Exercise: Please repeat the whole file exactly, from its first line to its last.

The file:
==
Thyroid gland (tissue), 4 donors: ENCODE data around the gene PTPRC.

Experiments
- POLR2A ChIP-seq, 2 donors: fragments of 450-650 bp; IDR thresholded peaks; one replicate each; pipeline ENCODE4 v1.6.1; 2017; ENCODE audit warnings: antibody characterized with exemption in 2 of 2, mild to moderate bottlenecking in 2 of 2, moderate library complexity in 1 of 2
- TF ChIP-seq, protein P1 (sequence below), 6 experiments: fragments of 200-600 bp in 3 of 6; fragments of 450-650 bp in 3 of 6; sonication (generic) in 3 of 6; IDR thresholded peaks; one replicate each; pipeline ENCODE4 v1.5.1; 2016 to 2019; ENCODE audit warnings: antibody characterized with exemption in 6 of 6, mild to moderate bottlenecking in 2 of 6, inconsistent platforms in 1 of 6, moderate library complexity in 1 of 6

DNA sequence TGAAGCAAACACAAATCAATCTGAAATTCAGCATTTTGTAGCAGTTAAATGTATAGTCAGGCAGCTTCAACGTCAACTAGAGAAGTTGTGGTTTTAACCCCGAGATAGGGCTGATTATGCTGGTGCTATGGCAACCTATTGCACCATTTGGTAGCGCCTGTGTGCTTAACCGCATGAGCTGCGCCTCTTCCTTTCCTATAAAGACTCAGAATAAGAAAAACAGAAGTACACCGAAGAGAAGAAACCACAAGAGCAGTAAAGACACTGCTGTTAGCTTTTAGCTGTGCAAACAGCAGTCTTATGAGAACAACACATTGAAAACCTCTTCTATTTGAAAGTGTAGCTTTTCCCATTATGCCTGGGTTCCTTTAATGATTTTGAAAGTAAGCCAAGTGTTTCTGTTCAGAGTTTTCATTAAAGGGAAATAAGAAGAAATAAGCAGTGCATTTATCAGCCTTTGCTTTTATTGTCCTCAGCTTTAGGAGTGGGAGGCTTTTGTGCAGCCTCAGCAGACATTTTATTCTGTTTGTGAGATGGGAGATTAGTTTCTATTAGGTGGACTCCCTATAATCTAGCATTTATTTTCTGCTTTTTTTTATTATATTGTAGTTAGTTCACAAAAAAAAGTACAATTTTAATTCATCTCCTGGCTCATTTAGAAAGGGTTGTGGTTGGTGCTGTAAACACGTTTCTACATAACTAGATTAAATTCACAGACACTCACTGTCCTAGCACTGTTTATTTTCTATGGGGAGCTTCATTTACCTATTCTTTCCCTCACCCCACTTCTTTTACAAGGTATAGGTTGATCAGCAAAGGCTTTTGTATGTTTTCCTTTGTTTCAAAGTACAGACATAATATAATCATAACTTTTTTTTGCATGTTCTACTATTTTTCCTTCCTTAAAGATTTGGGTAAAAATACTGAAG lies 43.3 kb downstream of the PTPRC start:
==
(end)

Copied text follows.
Thyroid gland (tissue), 4 donors: ENCODE data around the gene PTPRC.

Experiments
- POLR2A ChIP-seq, 2 donors: fragments of 450-650 bp; IDR thresholded peaks; one replicate each; pipeline ENCODE4 v1.6.1; 2017; ENCODE audit warnings: antibody characterized with exemption in 2 of 2, mild to moderate bottlenecking in 2 of 2, moderate library complexity in 1 of 2
- TF ChIP-seq, protein P1 (sequence below), 6 experiments: fragments of 200-600 bp in 3 of 6; fragments of 450-650 bp in 3 of 6; sonication (generic) in 3 of 6; IDR thresholded peaks; one replicate each; pipeline ENCODE4 v1.5.1; 2016 to 2019; ENCODE audit warnings: antibody characterized with exemption in 6 of 6, mild to moderate bottlenecking in 2 of 6, inconsistent platforms in 1 of 6, moderate library complexity in 1 of 6

DNA sequence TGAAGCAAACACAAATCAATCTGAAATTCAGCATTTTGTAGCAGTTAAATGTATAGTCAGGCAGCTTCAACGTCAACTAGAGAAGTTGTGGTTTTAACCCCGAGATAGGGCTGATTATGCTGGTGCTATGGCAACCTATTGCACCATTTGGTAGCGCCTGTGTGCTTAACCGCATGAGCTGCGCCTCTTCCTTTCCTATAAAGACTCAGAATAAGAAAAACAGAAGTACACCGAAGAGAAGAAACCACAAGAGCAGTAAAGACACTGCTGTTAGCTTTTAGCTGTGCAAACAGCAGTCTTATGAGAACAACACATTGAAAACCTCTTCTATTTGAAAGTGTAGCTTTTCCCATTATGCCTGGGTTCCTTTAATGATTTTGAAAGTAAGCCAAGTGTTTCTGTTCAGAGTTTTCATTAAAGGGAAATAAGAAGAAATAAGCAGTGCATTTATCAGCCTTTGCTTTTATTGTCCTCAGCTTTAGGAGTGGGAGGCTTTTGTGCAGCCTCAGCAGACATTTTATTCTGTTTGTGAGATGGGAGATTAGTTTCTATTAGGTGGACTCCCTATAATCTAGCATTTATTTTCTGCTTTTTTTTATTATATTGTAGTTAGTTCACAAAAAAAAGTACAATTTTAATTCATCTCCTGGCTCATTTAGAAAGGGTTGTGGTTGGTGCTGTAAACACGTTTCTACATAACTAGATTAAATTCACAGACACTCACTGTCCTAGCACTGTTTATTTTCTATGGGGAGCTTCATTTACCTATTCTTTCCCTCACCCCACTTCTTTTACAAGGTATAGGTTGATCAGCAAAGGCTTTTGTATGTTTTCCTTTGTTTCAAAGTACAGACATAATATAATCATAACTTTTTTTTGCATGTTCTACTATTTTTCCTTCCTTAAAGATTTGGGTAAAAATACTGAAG lies 43.3 kb downstream of the PTPRC start: